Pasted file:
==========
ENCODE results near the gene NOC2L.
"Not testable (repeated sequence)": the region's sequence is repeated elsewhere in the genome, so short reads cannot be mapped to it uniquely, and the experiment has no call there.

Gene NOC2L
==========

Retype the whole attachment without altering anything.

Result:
ENCODE results near the gene NOC2L.
"Not testable (repeated sequence)": the region's sequence is repeated elsewhere in the genome, so short reads cannot be mapped to it uniquely, and the experiment has no call there.

Gene NOC2L